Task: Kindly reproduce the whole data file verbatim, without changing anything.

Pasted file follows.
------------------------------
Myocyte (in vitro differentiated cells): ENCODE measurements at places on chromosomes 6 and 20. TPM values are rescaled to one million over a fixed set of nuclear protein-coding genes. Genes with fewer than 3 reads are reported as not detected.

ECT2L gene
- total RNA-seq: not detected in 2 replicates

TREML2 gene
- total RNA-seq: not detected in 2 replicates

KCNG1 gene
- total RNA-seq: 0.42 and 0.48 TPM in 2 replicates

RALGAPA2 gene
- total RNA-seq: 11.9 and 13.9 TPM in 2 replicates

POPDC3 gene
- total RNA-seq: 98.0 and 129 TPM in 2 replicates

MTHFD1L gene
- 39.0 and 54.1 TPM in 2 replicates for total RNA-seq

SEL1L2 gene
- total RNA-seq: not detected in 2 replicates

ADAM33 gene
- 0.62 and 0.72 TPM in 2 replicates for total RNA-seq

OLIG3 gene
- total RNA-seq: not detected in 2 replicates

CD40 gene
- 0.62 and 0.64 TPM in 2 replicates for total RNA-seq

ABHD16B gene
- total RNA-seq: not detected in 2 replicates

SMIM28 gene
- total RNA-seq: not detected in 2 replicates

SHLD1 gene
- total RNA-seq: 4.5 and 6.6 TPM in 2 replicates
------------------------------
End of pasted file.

Myocyte (in vitro differentiated cells): ENCODE measurements at places on chromosomes 6 and 20. TPM values are rescaled to one million over a fixed set of nuclear protein-coding genes. Genes with fewer than 3 reads are reported as not detected.

ECT2L gene
- total RNA-seq: not detected in 2 replicates

TREML2 gene
- total RNA-seq: not detected in 2 replicates

KCNG1 gene
- total RNA-seq: 0.42 and 0.48 TPM in 2 replicates

RALGAPA2 gene
- total RNA-seq: 11.9 and 13.9 TPM in 2 replicates

POPDC3 gene
- total RNA-seq: 98.0 and 129 TPM in 2 replicates

MTHFD1L gene
- 39.0 and 54.1 TPM in 2 replicates for total RNA-seq

SEL1L2 gene
- total RNA-seq: not detected in 2 replicates

ADAM33 gene
- 0.62 and 0.72 TPM in 2 replicates for total RNA-seq

OLIG3 gene
- total RNA-seq: not detected in 2 replicates

CD40 gene
- 0.62 and 0.64 TPM in 2 replicates for total RNA-seq

ABHD16B gene
- total RNA-seq: not detected in 2 replicates

SMIM28 gene
- total RNA-seq: not detected in 2 replicates

SHLD1 gene
- total RNA-seq: 4.5 and 6.6 TPM in 2 replicates